A recent study was conducted to investigate the effects of a conventional and an unconventional fast-food meal on postprandial (period after eating a meal) metabolism in normal and overweight subjects. Twenty-five healthy normal and overweight volunteers participated in this randomized, dietary cross-over study and received two test meals (matched in calories and calorie giving nutrients) after fasting overnight with 1 week between test days.
The conventional fast-food meal was a hamburger with bacon and a cola drink. The unconventional fast food was a salmon burger meal served on fiber rich bread, a salad with vinegar, and orange juice. Blood samples were taken before and after the meal and analyzed for glucose and insulin.
Postprandial increases in glucose and insulin were 44% lower after the unconventional meal. The difference between meals in insulin response (that is, conventional meal higher than unconventional) correlated with body mass index.
The study concluded that unconventional fast food can have less effect on blood insulin and glucose postprandial compared with conventional fast food matched in energy and energy giving nutrients. The difference between meals in insulin response is associated with higher BMI. Thus, improvement in food quality might help to control postprandial increases in blood glucose and blood insulin.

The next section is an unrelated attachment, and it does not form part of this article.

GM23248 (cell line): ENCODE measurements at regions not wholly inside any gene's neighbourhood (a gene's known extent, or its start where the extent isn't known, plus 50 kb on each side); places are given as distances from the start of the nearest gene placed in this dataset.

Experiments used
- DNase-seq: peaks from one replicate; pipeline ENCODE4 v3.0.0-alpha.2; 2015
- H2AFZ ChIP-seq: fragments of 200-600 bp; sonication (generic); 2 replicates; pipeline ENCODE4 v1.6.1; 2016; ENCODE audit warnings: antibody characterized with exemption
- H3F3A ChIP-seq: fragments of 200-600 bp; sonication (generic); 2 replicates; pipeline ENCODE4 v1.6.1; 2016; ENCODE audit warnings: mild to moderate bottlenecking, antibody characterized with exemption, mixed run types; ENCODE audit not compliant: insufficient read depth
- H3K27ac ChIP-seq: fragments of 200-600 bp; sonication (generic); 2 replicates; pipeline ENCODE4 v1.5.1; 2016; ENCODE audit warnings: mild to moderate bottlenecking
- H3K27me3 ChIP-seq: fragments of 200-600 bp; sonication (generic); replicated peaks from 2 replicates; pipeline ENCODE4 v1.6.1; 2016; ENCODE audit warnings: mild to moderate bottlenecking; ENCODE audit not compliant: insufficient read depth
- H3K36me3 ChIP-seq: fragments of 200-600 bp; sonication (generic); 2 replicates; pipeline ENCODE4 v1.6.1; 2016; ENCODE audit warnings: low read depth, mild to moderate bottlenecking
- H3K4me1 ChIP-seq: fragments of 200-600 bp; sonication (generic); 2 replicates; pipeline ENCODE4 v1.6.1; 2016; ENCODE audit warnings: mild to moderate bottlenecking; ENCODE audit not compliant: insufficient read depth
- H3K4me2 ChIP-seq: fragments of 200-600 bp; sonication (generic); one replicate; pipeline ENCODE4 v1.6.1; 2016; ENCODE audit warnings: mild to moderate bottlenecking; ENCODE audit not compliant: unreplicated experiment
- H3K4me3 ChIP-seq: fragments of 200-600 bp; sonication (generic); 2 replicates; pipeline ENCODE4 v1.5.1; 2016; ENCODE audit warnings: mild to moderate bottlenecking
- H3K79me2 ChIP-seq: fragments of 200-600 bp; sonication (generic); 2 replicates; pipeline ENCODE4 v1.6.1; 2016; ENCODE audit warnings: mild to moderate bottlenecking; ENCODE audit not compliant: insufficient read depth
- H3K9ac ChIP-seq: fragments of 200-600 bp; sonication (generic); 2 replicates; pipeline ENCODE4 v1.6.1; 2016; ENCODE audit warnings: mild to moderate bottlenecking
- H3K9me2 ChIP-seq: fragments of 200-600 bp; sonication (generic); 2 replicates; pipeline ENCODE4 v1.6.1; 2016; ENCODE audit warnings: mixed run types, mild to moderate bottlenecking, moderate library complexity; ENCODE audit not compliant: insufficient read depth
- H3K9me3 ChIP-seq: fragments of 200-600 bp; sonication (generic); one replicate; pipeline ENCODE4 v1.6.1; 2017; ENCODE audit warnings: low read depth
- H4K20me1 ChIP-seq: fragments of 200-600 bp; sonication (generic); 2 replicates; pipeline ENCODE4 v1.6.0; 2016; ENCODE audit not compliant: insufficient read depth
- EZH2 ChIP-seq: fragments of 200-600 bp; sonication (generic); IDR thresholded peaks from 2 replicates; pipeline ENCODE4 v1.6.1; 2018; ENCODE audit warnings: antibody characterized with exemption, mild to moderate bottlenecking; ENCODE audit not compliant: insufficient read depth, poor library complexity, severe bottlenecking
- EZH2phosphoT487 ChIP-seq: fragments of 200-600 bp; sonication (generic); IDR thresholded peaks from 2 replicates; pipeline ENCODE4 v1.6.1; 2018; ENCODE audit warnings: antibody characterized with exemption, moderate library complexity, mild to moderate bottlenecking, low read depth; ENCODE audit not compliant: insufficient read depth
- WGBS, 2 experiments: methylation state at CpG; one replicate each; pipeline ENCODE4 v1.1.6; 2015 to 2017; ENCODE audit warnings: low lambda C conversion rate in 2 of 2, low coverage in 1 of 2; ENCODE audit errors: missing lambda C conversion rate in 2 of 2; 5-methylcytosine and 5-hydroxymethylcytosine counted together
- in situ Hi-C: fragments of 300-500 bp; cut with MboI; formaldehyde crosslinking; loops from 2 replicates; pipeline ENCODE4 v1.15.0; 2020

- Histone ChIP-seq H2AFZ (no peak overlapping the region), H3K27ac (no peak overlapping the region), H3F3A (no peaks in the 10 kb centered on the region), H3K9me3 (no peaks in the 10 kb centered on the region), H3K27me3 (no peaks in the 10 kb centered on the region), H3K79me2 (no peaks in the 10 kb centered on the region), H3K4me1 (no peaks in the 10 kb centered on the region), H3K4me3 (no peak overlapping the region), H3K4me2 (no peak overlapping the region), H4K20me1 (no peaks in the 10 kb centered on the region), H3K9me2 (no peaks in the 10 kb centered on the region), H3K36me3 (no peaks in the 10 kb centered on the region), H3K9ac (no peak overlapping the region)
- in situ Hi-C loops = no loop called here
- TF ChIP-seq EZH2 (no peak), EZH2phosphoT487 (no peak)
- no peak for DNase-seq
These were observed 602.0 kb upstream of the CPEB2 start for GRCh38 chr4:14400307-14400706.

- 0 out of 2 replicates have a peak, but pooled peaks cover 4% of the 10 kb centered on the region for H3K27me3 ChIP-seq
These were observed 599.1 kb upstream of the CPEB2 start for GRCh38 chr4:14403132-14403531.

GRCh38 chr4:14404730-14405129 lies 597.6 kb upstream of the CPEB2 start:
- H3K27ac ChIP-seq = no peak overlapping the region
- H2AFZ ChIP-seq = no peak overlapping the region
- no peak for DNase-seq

The findings of this study further support the idea that eating healthy well rounded meals can help keep blood sugars stabilized which is very important for diabetics but also for the general population. At Heal n Cure we promote a low glycemic diet. Glycemic index ranks different foods on their ability to raise blood glucose levels. This study is another example of the importance of considering the Glycemic Index of foods. A high glycemic meal (or the conventional meal tested in the study) will raise blood sugar levels more than a low glycemic meal (or the unconventional meal) even if both meals contains a similar amount of carbohydrates. Heal n Cure believes that to achieve health one must be aware of the connection between diet and blood sugar control and the implication they have on one’s well-being.
Read more at – http://www.ncbi.nlm.nih.gov/pubmed?term=22968100